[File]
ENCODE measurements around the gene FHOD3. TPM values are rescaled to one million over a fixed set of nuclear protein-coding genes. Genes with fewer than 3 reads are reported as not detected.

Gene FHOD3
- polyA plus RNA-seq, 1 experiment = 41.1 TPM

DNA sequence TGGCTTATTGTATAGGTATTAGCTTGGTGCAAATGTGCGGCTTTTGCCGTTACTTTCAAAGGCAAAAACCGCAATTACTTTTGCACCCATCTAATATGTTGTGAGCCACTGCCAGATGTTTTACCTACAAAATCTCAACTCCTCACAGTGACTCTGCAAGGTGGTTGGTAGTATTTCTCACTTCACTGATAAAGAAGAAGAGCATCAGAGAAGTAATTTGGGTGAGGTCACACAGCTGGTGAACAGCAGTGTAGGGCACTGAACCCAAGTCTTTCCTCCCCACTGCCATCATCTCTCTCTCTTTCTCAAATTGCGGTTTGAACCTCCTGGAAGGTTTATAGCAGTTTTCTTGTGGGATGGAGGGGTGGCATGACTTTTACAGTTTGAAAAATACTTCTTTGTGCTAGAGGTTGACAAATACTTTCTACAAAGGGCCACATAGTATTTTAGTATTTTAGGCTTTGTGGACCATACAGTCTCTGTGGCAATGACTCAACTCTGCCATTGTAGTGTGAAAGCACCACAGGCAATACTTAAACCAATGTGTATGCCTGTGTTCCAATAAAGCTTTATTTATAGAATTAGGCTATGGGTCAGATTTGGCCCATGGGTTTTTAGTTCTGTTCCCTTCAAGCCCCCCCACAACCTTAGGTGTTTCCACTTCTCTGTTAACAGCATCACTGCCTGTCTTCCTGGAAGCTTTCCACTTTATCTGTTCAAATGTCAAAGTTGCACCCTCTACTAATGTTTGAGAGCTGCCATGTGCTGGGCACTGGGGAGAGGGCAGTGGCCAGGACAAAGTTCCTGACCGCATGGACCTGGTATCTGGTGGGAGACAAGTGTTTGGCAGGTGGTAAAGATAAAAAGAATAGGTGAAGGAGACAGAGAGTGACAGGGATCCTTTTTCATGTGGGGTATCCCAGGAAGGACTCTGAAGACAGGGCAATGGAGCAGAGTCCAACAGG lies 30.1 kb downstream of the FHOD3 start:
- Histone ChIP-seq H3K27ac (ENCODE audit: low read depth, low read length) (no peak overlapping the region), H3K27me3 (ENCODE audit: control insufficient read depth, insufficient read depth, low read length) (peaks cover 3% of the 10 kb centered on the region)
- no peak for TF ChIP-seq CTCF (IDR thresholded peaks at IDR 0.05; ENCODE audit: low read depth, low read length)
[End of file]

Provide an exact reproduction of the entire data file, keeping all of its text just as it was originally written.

ENCODE measurements around the gene FHOD3. TPM values are rescaled to one million over a fixed set of nuclear protein-coding genes. Genes with fewer than 3 reads are reported as not detected.

Gene FHOD3
- polyA plus RNA-seq, 1 experiment = 41.1 TPM

DNA sequence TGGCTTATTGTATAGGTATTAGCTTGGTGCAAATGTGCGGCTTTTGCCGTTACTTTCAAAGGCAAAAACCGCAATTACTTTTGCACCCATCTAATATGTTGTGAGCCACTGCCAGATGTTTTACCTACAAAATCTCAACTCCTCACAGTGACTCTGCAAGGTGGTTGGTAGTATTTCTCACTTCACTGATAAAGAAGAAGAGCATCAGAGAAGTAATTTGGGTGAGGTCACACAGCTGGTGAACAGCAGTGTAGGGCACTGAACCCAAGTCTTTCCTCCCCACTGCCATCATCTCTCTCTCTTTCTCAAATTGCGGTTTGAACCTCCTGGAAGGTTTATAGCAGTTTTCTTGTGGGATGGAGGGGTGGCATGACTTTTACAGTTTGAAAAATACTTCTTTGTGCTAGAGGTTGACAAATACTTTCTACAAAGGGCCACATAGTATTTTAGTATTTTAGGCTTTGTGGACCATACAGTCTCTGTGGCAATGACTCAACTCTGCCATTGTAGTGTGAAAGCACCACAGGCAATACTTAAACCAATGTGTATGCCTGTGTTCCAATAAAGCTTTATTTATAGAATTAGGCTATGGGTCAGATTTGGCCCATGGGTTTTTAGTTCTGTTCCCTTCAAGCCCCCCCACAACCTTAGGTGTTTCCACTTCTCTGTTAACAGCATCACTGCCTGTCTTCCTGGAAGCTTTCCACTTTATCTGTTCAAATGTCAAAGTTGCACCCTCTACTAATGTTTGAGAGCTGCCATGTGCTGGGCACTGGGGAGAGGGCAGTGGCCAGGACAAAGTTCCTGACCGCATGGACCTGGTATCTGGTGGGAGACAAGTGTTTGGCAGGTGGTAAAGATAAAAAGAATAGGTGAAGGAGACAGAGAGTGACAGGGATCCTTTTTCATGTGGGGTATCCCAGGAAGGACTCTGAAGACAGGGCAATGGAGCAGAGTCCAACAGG lies 30.1 kb downstream of the FHOD3 start:
- Histone ChIP-seq H3K27ac (ENCODE audit: low read depth, low read length) (no peak overlapping the region), H3K27me3 (ENCODE audit: control insufficient read depth, insufficient read depth, low read length) (peaks cover 3% of the 10 kb centered on the region)
- no peak for TF ChIP-seq CTCF (IDR thresholded peaks at IDR 0.05; ENCODE audit: low read depth, low read length)